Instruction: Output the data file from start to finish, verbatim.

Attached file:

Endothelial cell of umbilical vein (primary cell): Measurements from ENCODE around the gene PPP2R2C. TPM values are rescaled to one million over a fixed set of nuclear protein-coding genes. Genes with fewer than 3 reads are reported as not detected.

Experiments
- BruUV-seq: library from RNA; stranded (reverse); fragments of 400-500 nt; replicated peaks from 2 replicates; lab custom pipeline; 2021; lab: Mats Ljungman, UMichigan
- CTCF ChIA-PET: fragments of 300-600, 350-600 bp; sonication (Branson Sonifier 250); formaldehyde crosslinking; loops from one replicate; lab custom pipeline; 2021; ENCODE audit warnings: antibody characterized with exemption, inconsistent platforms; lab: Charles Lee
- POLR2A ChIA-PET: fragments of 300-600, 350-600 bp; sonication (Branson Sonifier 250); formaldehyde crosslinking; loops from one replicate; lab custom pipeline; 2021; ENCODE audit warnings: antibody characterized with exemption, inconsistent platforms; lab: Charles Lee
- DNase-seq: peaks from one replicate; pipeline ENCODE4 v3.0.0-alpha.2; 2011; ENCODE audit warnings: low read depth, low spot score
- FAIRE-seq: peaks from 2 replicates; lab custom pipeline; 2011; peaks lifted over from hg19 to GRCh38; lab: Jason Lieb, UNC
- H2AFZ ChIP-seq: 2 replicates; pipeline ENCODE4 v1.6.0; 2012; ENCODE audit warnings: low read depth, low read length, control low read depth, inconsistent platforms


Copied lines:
Endothelial cell of umbilical vein (primary cell): Measurements from ENCODE around the gene PPP2R2C. TPM values are rescaled to one million over a fixed set of nuclear protein-coding genes. Genes with fewer than 3 reads are reported as not detected.

Experiments
- BruUV-seq: library from RNA; stranded (reverse); fragments of 400-500 nt; replicated peaks from 2 replicates; lab custom pipeline; 2021; lab: Mats Ljungman, UMichigan
- CTCF ChIA-PET: fragments of 300-600, 350-600 bp; sonication (Branson Sonifier 250); formaldehyde crosslinking; loops from one replicate; lab custom pipeline; 2021; ENCODE audit warnings: antibody characterized with exemption, inconsistent platforms; lab: Charles Lee
- POLR2A ChIA-PET: fragments of 300-600, 350-600 bp; sonication (Branson Sonifier 250); formaldehyde crosslinking; loops from one replicate; lab custom pipeline; 2021; ENCODE audit warnings: antibody characterized with exemption, inconsistent platforms; lab: Charles Lee
- DNase-seq: peaks from one replicate; pipeline ENCODE4 v3.0.0-alpha.2; 2011; ENCODE audit warnings: low read depth, low spot score
- FAIRE-seq: peaks from 2 replicates; lab custom pipeline; 2011; peaks lifted over from hg19 to GRCh38; lab: Jason Lieb, UNC
- H2AFZ ChIP-seq: 2 replicates; pipeline ENCODE4 v1.6.0; 2012; ENCODE audit warnings: low read depth, low read length, control low read depth, inconsistent platforms